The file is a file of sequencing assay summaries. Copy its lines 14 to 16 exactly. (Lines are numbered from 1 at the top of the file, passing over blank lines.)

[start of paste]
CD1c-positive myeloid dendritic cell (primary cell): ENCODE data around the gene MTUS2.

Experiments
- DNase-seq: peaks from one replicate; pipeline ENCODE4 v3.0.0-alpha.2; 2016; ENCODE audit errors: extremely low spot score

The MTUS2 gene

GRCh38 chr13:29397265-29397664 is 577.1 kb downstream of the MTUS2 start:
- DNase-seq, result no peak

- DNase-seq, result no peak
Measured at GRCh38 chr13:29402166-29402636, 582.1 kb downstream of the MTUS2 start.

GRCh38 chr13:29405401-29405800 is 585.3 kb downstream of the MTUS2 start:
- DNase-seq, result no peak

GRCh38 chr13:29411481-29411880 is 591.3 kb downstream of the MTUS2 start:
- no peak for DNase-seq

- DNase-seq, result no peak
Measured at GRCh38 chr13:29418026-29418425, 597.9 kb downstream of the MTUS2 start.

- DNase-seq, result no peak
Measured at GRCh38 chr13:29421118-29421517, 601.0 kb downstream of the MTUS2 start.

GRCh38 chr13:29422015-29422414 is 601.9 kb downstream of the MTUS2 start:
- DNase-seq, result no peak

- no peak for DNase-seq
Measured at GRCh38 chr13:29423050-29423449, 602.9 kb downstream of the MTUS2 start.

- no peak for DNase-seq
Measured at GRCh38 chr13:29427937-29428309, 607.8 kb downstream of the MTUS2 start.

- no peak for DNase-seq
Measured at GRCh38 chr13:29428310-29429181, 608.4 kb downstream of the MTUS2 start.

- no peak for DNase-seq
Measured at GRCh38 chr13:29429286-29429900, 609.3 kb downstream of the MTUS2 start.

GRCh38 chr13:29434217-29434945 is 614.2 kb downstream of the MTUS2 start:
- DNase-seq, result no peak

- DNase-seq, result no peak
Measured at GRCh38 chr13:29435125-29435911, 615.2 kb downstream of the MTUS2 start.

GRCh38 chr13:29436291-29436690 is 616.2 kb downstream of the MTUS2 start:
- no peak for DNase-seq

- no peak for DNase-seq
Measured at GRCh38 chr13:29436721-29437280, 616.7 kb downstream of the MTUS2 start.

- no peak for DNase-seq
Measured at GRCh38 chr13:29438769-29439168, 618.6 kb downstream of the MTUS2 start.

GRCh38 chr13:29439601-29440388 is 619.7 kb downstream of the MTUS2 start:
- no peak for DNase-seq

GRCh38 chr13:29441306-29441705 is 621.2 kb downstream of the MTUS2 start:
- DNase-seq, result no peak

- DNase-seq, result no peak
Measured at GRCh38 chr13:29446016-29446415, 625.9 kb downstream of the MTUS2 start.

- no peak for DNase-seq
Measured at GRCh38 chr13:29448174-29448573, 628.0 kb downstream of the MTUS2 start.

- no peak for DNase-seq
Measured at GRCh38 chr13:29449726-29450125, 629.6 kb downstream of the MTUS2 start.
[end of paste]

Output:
Measured at GRCh38 chr13:29418026-29418425, 597.9 kb downstream of the MTUS2 start.

- DNase-seq, result no peak
Measured at GRCh38 chr13:29421118-29421517, 601.0 kb downstream of the MTUS2 start.